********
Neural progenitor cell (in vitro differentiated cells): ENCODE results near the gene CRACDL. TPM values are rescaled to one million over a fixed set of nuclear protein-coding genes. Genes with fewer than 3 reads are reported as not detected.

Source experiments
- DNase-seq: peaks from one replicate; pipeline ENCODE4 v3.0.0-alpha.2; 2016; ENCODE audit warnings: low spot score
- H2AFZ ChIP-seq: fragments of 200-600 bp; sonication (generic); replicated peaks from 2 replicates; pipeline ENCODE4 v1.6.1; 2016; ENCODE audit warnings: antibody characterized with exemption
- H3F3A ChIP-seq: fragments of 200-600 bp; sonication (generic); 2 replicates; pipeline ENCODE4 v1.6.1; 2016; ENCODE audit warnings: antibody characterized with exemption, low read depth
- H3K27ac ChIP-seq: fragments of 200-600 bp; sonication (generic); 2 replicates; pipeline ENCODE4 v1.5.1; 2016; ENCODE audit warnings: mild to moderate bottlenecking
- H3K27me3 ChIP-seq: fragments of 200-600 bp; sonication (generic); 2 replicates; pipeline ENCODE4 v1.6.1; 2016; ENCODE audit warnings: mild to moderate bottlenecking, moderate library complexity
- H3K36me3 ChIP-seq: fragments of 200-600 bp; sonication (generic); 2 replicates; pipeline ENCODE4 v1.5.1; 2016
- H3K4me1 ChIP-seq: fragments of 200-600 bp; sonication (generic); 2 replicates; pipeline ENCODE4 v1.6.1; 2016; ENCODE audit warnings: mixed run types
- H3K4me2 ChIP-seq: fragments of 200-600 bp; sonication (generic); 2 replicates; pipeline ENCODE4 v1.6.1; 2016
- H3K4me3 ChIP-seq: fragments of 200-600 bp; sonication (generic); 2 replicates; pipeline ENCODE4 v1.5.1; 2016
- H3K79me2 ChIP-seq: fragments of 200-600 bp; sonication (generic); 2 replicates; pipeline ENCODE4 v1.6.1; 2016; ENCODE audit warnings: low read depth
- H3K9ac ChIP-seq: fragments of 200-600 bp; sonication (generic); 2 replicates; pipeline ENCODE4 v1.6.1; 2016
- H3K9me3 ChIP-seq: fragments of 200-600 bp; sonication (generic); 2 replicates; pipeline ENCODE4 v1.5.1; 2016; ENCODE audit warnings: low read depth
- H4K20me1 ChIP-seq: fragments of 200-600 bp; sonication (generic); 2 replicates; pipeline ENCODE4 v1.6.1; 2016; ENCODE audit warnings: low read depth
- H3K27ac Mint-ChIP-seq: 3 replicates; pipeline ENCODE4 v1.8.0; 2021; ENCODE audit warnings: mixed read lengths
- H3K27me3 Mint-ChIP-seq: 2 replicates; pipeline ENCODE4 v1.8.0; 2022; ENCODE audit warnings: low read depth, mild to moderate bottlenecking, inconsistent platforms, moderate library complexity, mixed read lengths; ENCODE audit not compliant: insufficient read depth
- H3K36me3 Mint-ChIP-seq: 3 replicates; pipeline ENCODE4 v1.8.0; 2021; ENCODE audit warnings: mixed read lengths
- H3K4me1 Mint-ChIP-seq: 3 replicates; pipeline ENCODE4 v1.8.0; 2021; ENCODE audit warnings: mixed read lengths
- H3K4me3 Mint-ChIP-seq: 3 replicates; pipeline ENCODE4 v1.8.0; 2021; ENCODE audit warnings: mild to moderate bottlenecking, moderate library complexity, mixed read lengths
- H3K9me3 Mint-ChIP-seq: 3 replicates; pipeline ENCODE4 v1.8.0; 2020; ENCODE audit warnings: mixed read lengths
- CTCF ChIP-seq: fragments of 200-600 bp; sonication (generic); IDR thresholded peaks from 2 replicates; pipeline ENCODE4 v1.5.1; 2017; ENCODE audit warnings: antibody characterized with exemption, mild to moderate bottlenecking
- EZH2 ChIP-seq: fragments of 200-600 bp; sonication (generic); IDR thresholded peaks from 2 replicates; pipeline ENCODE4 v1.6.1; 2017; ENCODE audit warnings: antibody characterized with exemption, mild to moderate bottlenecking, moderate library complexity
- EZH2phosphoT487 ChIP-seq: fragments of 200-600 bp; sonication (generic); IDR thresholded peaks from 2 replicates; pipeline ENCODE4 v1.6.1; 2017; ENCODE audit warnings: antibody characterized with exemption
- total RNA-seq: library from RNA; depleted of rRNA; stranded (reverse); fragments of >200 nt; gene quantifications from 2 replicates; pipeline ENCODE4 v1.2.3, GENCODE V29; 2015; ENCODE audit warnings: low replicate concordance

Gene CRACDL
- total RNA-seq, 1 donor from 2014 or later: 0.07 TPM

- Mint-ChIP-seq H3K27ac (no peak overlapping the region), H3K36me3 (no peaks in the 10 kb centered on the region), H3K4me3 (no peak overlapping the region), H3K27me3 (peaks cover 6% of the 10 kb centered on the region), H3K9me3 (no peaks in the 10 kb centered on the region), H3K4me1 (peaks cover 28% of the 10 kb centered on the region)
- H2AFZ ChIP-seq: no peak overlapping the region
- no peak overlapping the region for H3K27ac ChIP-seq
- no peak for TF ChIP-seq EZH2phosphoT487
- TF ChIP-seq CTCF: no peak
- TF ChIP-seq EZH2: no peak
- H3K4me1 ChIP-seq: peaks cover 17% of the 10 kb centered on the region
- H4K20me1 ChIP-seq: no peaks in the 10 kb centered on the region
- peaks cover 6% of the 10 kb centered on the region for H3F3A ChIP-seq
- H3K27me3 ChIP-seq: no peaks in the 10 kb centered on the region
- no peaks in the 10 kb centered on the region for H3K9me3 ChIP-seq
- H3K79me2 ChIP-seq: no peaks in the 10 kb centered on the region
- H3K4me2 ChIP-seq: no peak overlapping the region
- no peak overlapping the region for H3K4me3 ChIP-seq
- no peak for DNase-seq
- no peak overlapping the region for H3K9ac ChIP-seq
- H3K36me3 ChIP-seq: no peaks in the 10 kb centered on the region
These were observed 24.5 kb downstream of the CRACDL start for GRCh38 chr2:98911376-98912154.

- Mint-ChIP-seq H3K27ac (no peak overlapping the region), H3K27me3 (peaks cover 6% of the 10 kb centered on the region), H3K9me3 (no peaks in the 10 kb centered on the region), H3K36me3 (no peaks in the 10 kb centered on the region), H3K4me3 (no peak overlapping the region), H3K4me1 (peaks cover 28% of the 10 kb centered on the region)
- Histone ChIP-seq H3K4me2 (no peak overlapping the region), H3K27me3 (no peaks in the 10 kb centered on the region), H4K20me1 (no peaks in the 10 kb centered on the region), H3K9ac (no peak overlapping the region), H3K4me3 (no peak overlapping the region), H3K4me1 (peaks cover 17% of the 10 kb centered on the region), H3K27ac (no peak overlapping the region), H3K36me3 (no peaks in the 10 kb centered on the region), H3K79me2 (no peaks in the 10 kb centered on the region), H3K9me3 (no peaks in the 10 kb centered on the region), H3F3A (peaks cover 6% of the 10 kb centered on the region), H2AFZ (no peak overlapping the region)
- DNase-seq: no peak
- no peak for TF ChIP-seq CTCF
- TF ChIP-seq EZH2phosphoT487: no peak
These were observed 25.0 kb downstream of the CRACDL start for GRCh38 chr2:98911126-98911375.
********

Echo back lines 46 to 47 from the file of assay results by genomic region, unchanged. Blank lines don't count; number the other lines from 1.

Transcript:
- Mint-ChIP-seq H3K27ac (no peak overlapping the region), H3K27me3 (peaks cover 6% of the 10 kb centered on the region), H3K9me3 (no peaks in the 10 kb centered on the region), H3K36me3 (no peaks in the 10 kb centered on the region), H3K4me3 (no peak overlapping the region), H3K4me1 (peaks cover 28% of the 10 kb centered on the region)
- Histone ChIP-seq H3K4me2 (no peak overlapping the region), H3K27me3 (no peaks in the 10 kb centered on the region), H4K20me1 (no peaks in the 10 kb centered on the region), H3K9ac (no peak overlapping the region), H3K4me3 (no peak overlapping the region), H3K4me1 (peaks cover 17% of the 10 kb centered on the region), H3K27ac (no peak overlapping the region), H3K36me3 (no peaks in the 10 kb centered on the region), H3K79me2 (no peaks in the 10 kb centered on the region), H3K9me3 (no peaks in the 10 kb centered on the region), H3F3A (peaks cover 6% of the 10 kb centered on the region), H2AFZ (no peak overlapping the region)